During full-contact practices during training camp, Jones hasn’t generated the yards after contact that coaches know he is capable of producing. At times, he has gotten stopped in the backfield, and other times after minimal gains.
It’s not a strength issue, however. It’s mental.
“Both [running backs coach] Randy [Jordan] and [general manager] Scot [McCloughan] and myself, he’s been challenged a little bit to finish some runs,” Gruden said. “A lot of the times in these practices you’re not sure how to finish runs, but we want him to finish violently. … I just think probably the tempo. [He’s] young. That’s probably how they did it in college and he’s thinking that he gets five, six yards and he’s done for the day, but we want him to finish the runs.”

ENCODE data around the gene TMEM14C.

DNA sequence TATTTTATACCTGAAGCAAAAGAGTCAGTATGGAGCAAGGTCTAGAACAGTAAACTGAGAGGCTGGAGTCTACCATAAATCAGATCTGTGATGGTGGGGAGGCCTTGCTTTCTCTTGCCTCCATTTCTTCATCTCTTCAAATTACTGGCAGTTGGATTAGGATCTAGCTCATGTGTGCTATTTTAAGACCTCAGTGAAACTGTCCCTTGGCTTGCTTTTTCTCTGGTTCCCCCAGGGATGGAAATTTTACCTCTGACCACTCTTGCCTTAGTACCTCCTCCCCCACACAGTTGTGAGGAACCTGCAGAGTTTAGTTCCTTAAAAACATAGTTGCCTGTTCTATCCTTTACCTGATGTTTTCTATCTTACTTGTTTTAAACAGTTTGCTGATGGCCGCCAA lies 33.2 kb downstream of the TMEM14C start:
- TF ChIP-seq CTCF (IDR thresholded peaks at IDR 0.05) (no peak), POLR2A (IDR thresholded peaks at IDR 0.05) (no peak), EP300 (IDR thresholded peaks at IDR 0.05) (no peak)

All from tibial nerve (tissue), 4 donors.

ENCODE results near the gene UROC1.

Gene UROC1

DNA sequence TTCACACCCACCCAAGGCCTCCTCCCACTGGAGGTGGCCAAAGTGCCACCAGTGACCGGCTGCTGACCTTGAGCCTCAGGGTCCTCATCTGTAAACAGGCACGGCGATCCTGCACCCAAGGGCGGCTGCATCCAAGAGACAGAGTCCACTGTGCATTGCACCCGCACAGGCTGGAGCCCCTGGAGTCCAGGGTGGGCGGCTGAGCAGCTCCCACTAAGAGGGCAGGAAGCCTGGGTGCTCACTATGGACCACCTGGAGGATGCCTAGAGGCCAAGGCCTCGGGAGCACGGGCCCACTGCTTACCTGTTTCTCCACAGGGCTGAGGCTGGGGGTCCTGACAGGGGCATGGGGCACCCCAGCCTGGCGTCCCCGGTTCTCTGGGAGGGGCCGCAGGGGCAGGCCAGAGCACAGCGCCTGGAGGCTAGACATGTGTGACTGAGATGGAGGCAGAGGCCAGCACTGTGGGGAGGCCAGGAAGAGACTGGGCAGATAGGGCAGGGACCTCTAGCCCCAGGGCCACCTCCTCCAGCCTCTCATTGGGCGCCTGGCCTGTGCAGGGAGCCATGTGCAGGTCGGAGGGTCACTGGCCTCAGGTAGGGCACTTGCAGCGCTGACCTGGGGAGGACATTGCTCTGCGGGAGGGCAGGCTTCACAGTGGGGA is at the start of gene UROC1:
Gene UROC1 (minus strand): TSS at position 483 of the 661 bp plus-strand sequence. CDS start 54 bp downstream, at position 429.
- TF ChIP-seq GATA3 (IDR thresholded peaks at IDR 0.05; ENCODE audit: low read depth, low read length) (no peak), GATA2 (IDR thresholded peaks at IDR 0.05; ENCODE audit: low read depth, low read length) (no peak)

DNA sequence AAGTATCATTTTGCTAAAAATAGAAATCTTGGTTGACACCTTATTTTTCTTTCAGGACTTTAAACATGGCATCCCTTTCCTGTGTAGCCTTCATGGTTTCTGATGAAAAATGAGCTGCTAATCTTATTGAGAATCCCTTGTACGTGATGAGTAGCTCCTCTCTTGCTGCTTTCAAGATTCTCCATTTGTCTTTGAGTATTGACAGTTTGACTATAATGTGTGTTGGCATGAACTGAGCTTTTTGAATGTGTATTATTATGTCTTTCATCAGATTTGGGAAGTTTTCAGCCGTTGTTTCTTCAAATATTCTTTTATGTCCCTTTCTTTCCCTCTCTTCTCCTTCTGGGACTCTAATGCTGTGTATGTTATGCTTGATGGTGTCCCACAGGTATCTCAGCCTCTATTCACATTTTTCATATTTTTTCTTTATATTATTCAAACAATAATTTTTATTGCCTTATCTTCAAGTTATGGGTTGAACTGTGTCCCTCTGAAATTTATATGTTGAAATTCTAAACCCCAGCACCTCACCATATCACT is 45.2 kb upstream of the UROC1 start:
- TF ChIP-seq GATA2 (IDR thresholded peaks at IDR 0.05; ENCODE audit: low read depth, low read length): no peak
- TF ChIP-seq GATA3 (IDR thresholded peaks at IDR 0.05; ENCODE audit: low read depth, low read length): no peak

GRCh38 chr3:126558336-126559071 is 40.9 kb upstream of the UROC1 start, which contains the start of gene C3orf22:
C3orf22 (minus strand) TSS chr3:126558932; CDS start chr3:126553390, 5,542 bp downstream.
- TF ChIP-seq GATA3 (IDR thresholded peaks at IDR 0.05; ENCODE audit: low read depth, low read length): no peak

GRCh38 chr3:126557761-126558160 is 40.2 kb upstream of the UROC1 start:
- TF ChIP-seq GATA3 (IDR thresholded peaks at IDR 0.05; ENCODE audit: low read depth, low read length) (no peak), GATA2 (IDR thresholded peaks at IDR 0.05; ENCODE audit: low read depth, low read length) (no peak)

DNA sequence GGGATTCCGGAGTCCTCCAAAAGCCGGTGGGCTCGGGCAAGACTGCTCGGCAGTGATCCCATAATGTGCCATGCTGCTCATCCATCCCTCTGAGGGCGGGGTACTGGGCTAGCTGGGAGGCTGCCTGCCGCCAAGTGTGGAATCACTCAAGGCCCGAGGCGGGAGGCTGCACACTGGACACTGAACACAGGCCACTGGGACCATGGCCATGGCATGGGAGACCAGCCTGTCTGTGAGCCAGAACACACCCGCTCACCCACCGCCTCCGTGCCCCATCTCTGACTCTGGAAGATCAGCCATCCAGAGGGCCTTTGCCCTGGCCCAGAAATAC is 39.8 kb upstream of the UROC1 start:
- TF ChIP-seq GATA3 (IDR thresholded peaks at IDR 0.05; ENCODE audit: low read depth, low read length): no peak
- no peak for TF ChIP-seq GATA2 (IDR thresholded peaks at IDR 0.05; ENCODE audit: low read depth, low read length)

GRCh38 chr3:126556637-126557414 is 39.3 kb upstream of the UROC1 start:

Jones admitted he has observed a difference in the physicality of the NFL game compared to the college game.
“It’s way more physical because you’ve got guys that are smart and are going to come up and meet you in the hole at the same time,” Jones said. “So it’s way more physical. … That’s what I like to do, just run downhill. It’s just the learning aspect of the game.”
Towards the end of this week, Jones began showing signs that he is catching on. He lowered his shoulder to fight his way through tackles, and looked more sure of himself.
On Thursday, Jones took a handoff on a sweep to the left, turned the corner and ran to daylight. Around 15 yards downfield, he steamrolled Texans cornerback Kevin Johnson with a violent hit that Gruden had spoken of.
“That’s what type of guy he is and he did that today, so I was excited to see Matt,” Gruden said.
The Redskins hope Jones has turned the corner, and that run serves as a sign of things to come on a more regular basis.